Joao Rojas likes to tuck inside when either Oscar Bagui or Jackson Hernandez is carrying the ball forward while sticking close to the sideline. He does very well to move into space when this happens but does not always get found. This is the case in both deeper areas and the final third. Both the left-backs are not the best passers and sometimes do not spot Rojas in space. For example, in the image down below, Oscar Bagui tries to find Rojas but he gets his pass wrong and the pass is intercepted. When Rojas would receive the ball in this situation, he would be in a 2v2 situation together with Barcelo if he would make a good first touch.
The Ecuadorian international has a very good first touch under pressure and is capable of protecting the ball. Joao Rojas has good vision and dribbling ability which could help him get past his opponent in these situations. I think that he could get more assists and goals when he would receive passes in these areas.
Joao Rojas is not only dropping deep throughout matches, as he is also capable of spotting space in behind and making runs in behind. He has decent acceleration and has okay pace but is definitely not a typical pacey winger. When he receives the ball on the wings, he often cuts away from his opponent a few times before crossing it into the box. His crosses with his right foot often get into good areas but the technique on his left foot is not great which is not ideal when he tries to cross it into the box. I would say that he needs to improve on his left foot which is quite important for his development. Joao Rojas makes 3,63 dribbles per 90 minutes and completes 60% of them. However, he should sometimes be quicker with making his actions on the wing.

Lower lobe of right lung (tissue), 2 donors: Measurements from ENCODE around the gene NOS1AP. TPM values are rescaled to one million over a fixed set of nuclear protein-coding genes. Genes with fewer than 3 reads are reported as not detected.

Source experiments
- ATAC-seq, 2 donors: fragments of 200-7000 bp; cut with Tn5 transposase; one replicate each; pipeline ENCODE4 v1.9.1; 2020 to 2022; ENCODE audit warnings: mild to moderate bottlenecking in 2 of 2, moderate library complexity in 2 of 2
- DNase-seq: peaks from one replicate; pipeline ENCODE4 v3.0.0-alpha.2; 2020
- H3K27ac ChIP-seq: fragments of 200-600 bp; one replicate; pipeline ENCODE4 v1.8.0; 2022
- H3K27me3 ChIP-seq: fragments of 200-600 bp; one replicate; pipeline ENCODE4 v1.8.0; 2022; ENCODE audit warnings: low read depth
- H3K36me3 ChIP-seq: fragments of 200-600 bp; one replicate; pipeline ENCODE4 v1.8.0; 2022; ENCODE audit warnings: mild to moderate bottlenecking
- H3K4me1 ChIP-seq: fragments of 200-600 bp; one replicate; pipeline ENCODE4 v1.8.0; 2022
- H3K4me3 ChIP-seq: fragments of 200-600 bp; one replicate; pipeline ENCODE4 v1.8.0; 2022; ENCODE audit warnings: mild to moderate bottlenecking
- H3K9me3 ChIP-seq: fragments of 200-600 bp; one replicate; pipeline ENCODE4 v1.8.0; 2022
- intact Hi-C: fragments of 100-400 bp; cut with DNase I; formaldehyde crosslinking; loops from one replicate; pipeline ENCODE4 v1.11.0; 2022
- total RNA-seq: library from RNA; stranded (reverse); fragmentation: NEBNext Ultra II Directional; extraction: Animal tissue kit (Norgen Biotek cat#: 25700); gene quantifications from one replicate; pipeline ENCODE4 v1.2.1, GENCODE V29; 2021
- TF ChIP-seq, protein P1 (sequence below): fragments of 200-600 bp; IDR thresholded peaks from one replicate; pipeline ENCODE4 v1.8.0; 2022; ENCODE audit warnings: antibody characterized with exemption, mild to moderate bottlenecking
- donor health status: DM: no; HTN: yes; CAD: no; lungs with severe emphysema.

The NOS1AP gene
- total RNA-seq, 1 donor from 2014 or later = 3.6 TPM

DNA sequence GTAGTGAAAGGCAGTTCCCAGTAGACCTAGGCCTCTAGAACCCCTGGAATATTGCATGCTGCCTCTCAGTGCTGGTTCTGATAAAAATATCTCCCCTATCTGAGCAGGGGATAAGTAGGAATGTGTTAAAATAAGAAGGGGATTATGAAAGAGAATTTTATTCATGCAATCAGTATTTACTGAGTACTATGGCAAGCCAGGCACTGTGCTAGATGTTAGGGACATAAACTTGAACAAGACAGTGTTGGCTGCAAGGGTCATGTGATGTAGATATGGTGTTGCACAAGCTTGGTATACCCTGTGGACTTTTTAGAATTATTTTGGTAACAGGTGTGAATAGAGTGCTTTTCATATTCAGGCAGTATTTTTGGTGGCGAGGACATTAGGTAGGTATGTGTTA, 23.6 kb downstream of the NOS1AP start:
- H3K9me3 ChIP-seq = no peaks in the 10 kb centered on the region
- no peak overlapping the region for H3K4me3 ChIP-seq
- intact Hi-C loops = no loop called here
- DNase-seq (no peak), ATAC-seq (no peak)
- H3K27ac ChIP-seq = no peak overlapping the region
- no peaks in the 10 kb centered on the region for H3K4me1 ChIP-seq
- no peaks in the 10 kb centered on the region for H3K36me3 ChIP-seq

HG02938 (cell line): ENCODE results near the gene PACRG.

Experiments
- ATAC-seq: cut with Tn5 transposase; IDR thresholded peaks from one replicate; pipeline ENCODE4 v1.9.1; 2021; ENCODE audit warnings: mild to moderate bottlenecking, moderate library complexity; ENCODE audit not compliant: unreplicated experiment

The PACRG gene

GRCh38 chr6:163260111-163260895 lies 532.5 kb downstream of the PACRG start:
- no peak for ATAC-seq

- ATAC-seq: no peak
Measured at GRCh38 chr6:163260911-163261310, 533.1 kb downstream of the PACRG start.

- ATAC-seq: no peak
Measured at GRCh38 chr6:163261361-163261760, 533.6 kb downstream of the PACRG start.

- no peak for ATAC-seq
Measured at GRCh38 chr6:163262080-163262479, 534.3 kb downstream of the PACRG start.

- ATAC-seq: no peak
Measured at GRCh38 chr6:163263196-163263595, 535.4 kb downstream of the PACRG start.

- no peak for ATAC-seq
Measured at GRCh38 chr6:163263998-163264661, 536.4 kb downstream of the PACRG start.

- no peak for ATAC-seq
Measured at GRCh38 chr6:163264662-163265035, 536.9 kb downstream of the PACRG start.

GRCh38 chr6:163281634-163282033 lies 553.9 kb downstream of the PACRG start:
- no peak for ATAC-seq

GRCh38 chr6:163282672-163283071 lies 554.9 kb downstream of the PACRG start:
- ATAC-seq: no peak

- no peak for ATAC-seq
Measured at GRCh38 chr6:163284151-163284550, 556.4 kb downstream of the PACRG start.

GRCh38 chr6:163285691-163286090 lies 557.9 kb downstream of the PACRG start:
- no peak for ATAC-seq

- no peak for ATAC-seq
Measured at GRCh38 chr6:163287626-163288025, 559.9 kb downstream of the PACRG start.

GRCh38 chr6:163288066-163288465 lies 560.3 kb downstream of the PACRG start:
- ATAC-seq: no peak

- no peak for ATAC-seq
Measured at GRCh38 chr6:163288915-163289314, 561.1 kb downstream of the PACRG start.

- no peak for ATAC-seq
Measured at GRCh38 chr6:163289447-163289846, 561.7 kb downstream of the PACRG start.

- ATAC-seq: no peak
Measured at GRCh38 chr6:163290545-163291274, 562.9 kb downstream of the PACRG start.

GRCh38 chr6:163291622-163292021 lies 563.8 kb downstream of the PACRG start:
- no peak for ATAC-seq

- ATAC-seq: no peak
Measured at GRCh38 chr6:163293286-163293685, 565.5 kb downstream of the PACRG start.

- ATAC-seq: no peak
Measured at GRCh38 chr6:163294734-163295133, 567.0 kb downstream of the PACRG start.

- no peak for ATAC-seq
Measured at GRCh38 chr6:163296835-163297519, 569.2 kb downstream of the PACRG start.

There is one last situation that I want to highlight when speaking about Joao Rojas’s positioning before I move on to his strengths and weaknesses which I already spoke briefly about earlier in the report. Joao Rojas wants to receive the ball often and likes to come short and drop deep to get some touches on the ball. He usually just plays sideways passes when dropping deep but occasionally plays some good vertical passes. However, as I will mention later in the report, he should be more progressive in his passing and movements.
Joao Rojas is, as mentioned earlier, good at spotting space between the lines and is always available as a passing option. He moves between the lines often when playing as an attacking midfielder, but is also able to do so when playing as a left winger. As an attacking midfielder, he is often able to receive the pass without defenders around him which helps him to move forward. The Ecuadorian international chooses to play a first time pass back to the teammate that passed to him a lot as well. Without the ball, he is very active and shows good movement as you can see in the image down below.
It is seen that the Sebastian Fernandez has played the pass into Dixon Arroyo. Joao Rojas immediately sees that he needs to open up a passing lane for Dixon Arroyo and dives into the gap between the two CA Union players. He is constantly doing this and always opens up passing lanes for his teammate at the right times. This is really helpful for Emelec as it helps Emelec to progress further up the pitch and get into the attack quicker.